The day they played the Brooklyn Dodgers back in 1947, however, the first game with Jackie Robinson who broke the color barrier the year before when he played for an all-white minor league team in Montreal, was not one of the Phillies’ finest moments.
Led by manager Ben Chapman, the Phillies may not have been the only team to oppose playing against the Dodgers because of Jackie Robinson, but they were the most vocal when compared to other teams above the Mason-Dixon line. Chapman and his players threw an abundance of verbal abuse at Robinson each time he came up to the plate, and he also instructed his pitchers to play a little “bean ball” with him, a term for striking someone with the baseball in the head intentionally.
The conflict worsened a few weeks later when the Brooklyn Dodgers visited Philadelphia. Not only did Robinson and the team suffer additional verbal abuse, but they were also denied rooms at the Benjamin Franklin Hotel, despite their reservation and the fact that they stayed there every time they were in town to play the Phillies.
It’s difficult to realize that people believed this horrendous behavior was acceptable anywhere, but especially in the city of brotherly love, and only a short time ago in our nation’s history. The movie “42”, which stars Harrison Ford as Branch Rickey, the man who drafted Robinson, and Chadwick Boseman as the man himself, did an admirable job depicting the horrors the first African-American ball player in the majors endured to realize his dream. Robinson’s courage paved the way for others to follow in his footsteps, finally putting an end to segregation in Major League Baseball.
Director Brian Helgeland also wrote the screenplay, which takes the audience on a journey through the best and worst of baseball’s history. He makes you cheer for Robinson and rejoice when he succeeds, especially in one poignant scene I’m not likely to forget. A dad is sitting in the stand with his young son on a sunny afternoon, having a chat about the boy’s favorite baseball idol, Eddie Stanky, second baseman for the Dodgers. When Robinson takes the field, the boy’s father begins shouting humiliating racial slurs as the young boy watches his father a bit puzzled at first, and then begins to mimic him. I’m not sure whether that scene was based on fact, or the writer assumed it occurred. A little preachy perhaps if it is fiction, but it is true children learn to hate from watching their parents.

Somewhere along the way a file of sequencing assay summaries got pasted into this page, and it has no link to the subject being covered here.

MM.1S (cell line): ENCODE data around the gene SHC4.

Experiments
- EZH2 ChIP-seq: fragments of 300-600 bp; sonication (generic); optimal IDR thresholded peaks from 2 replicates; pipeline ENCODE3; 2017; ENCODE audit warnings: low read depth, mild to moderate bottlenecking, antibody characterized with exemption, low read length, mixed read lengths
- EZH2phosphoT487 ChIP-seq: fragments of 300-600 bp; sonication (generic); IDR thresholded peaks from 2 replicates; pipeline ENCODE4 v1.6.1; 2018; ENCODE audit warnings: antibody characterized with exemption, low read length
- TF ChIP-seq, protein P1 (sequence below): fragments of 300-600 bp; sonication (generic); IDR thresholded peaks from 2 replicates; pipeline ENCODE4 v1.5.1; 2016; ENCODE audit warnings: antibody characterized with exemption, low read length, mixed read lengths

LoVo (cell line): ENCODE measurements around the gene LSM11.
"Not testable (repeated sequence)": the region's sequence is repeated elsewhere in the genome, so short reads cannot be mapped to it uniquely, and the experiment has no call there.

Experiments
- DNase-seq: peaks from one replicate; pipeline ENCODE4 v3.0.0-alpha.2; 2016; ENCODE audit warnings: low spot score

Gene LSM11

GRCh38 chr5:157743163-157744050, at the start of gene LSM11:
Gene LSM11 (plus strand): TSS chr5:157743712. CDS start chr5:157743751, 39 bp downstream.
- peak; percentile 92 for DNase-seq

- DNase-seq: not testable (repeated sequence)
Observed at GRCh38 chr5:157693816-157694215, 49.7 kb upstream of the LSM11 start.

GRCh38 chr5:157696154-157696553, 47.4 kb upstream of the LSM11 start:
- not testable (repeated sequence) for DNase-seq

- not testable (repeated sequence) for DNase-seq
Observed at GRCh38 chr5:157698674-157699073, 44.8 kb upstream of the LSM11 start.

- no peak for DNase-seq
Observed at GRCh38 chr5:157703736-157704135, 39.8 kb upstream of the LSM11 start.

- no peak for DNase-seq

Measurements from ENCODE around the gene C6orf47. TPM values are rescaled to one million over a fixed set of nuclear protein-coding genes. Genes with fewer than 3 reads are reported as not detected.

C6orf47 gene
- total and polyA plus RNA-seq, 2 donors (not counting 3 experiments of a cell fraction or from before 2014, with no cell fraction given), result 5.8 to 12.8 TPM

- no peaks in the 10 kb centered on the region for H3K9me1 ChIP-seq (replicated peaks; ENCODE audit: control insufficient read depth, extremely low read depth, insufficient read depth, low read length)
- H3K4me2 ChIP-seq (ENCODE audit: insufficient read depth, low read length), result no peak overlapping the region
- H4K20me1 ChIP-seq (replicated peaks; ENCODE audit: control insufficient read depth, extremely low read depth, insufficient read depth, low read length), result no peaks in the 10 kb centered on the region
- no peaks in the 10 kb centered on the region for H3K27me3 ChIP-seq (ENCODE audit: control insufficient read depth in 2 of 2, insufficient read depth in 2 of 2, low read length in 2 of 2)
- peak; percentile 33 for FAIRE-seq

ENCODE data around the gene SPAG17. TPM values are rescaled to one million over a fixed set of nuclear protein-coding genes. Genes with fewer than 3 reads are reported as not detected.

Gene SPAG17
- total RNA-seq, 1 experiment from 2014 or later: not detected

The roles are perfectly cast, as well, with Harrison and Boseman shining as the main characters. It may be a story that’s been told many times before, but it still feels fresh and significant. They movie doesn’t gloss over the fact that Rickey wanted to bring a black player into an all-white league to attract African-American fans, which would make him more money. It’s not about black and white, he said, it’s about green. Still, he comes across as a genuine man who grows to care about Robinson, and wants to help him through his fight.
The movie isn’t perfect, but it’s close. To use a baseball metaphor, it’s a double with an error that allows the runner to get to third. The error is the musical score, which is too loud, too noticeable and clichéd. It’s true that music is important to any movie, but it works best if it stays in the background where it belongs. This score took me out of the movie’s spell too frequently because there are so many dramatic scenes. Yet, it is a small price to pay for a good story and a solid performance by its cast members.
Today is Jackie Robinson Day in Major League Baseball. All players on all teams across MLB will wear Robinson’s number 42, which has long been retired throughout the league, to honor his legacy.
5. Great Movie, see it now
4. Good movie and worth the price of admission
3. It’s OK, but I’d wait for the DVD
2. Proceed with caution
1. Don’t bother